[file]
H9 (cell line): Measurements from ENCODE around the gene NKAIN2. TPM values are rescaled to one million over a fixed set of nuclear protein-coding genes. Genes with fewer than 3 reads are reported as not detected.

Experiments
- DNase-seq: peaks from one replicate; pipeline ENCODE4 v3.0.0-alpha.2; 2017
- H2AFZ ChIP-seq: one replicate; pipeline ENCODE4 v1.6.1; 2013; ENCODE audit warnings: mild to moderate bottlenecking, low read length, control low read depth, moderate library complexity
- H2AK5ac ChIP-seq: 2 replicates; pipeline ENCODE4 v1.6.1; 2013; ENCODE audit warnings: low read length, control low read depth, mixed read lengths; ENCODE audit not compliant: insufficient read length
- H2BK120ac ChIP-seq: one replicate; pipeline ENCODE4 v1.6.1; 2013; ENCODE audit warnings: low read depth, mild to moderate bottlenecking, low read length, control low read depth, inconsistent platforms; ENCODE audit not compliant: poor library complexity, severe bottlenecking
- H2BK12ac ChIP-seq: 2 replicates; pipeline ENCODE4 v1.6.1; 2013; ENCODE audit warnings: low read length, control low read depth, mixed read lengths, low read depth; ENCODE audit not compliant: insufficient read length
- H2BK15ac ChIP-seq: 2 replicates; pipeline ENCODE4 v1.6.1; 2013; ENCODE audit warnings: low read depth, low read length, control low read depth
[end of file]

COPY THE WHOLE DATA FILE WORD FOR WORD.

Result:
H9 (cell line): Measurements from ENCODE around the gene NKAIN2. TPM values are rescaled to one million over a fixed set of nuclear protein-coding genes. Genes with fewer than 3 reads are reported as not detected.

Experiments
- DNase-seq: peaks from one replicate; pipeline ENCODE4 v3.0.0-alpha.2; 2017
- H2AFZ ChIP-seq: one replicate; pipeline ENCODE4 v1.6.1; 2013; ENCODE audit warnings: mild to moderate bottlenecking, low read length, control low read depth, moderate library complexity
- H2AK5ac ChIP-seq: 2 replicates; pipeline ENCODE4 v1.6.1; 2013; ENCODE audit warnings: low read length, control low read depth, mixed read lengths; ENCODE audit not compliant: insufficient read length
- H2BK120ac ChIP-seq: one replicate; pipeline ENCODE4 v1.6.1; 2013; ENCODE audit warnings: low read depth, mild to moderate bottlenecking, low read length, control low read depth, inconsistent platforms; ENCODE audit not compliant: poor library complexity, severe bottlenecking
- H2BK12ac ChIP-seq: 2 replicates; pipeline ENCODE4 v1.6.1; 2013; ENCODE audit warnings: low read length, control low read depth, mixed read lengths, low read depth; ENCODE audit not compliant: insufficient read length
- H2BK15ac ChIP-seq: 2 replicates; pipeline ENCODE4 v1.6.1; 2013; ENCODE audit warnings: low read depth, low read length, control low read depth